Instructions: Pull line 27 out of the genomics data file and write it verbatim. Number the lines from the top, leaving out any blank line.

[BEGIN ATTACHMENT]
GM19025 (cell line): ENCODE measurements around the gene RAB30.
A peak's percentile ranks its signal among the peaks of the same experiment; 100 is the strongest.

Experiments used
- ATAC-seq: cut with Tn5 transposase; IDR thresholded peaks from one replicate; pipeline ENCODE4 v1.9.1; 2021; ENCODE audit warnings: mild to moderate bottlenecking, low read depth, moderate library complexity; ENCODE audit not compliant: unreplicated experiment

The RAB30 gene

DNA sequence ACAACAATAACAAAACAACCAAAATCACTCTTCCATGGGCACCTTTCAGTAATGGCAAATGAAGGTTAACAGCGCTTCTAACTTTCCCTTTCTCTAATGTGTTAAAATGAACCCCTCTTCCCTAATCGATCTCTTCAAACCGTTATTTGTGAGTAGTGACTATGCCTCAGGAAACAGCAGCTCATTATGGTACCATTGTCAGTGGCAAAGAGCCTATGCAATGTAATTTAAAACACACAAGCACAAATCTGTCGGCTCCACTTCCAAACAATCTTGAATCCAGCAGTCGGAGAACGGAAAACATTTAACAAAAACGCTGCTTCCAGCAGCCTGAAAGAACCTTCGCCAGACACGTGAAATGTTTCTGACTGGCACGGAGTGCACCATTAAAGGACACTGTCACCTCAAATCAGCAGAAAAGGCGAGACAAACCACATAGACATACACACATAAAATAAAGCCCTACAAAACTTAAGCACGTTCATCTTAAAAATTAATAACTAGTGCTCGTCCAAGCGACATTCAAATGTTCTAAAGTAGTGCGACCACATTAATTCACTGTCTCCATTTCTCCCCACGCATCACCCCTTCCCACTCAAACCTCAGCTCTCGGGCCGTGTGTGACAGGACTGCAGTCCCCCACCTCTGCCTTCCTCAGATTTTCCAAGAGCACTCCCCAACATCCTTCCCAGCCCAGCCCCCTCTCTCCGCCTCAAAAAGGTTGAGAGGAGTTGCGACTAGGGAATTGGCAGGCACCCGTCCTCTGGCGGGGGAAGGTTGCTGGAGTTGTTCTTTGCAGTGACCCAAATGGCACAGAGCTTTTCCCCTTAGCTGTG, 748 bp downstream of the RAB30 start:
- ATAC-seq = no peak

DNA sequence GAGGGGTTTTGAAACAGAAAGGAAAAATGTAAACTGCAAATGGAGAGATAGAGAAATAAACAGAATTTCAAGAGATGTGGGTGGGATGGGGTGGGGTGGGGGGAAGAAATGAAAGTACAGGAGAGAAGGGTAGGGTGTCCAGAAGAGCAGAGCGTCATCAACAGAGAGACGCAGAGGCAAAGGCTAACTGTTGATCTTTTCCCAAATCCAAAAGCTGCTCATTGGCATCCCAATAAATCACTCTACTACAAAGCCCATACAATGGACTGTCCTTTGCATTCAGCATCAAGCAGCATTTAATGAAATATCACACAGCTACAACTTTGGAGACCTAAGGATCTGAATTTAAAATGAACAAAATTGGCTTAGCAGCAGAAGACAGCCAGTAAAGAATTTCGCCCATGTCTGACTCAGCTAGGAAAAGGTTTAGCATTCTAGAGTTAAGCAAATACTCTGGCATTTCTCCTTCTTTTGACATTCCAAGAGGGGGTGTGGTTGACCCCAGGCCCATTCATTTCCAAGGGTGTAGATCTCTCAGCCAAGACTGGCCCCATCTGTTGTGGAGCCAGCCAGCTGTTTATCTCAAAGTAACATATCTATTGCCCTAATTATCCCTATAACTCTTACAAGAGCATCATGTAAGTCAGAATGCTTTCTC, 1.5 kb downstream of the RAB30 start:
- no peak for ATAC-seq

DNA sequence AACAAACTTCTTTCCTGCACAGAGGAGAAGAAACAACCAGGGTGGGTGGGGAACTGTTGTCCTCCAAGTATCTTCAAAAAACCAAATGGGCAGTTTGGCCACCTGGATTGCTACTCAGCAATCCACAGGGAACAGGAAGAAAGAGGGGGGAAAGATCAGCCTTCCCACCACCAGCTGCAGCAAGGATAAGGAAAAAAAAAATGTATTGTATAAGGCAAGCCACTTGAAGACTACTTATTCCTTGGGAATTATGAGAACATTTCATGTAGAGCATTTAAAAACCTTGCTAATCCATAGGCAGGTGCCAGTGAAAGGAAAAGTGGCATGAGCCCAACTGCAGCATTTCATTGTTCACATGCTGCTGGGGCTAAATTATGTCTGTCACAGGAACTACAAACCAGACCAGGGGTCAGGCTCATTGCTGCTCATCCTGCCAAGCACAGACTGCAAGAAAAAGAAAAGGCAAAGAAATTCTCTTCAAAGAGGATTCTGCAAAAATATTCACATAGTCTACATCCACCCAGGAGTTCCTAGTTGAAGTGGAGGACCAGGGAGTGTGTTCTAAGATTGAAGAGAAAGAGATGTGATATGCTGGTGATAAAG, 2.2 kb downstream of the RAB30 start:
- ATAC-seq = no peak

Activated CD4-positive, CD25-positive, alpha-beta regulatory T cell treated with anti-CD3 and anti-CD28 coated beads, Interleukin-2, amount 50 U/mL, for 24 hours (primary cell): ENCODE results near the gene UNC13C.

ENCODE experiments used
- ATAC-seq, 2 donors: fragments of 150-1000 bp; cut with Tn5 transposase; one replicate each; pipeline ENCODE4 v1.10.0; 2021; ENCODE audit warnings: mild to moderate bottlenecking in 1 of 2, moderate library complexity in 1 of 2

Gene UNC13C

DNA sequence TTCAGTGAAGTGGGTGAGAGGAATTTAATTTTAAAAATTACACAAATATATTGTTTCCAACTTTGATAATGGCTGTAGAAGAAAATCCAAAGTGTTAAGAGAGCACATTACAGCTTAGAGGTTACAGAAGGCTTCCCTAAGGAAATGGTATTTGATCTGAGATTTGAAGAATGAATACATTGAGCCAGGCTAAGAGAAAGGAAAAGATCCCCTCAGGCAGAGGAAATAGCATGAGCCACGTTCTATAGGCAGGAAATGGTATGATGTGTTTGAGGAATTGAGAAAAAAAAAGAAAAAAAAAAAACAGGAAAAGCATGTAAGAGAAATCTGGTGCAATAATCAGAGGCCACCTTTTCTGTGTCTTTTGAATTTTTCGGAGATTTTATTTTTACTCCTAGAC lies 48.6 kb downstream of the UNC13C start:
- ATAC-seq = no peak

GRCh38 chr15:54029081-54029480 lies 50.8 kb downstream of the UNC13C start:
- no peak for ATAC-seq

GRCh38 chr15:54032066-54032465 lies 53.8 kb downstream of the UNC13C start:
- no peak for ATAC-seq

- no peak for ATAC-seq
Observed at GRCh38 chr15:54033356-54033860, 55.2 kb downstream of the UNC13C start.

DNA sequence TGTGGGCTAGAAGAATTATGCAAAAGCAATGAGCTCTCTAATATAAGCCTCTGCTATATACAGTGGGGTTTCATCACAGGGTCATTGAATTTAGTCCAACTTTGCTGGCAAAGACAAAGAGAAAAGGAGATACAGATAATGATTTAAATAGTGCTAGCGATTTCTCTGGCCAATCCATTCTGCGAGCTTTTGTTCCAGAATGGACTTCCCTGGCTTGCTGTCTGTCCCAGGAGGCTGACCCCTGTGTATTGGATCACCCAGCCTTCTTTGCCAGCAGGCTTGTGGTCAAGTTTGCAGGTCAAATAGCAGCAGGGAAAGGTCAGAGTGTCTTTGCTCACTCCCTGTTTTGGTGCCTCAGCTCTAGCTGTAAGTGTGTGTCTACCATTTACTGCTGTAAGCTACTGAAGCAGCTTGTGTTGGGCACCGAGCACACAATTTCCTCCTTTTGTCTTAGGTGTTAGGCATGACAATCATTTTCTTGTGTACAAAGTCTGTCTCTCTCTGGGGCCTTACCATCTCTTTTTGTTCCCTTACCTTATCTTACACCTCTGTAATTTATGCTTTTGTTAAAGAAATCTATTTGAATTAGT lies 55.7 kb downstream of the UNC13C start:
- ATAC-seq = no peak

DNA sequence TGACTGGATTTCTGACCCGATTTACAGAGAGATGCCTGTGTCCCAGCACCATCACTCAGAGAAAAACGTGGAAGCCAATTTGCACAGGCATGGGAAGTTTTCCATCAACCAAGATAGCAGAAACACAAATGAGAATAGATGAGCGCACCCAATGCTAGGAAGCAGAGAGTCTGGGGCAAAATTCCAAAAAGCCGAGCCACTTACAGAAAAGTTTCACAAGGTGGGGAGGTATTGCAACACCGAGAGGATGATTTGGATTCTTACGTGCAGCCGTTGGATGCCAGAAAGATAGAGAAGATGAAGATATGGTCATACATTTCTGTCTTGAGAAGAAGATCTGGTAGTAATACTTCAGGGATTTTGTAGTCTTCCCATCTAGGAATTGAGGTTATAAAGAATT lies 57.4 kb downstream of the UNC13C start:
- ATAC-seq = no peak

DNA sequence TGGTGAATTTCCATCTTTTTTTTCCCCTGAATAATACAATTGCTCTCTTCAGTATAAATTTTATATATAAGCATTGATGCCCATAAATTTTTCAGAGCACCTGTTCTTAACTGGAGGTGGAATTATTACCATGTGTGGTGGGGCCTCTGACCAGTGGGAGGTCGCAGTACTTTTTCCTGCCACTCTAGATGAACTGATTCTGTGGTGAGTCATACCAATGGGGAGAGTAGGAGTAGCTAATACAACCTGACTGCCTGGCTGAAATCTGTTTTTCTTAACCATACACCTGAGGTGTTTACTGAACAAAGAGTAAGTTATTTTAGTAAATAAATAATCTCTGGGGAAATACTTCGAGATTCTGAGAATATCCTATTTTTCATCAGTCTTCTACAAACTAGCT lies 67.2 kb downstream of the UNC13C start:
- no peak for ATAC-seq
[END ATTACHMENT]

- ATAC-seq = no peak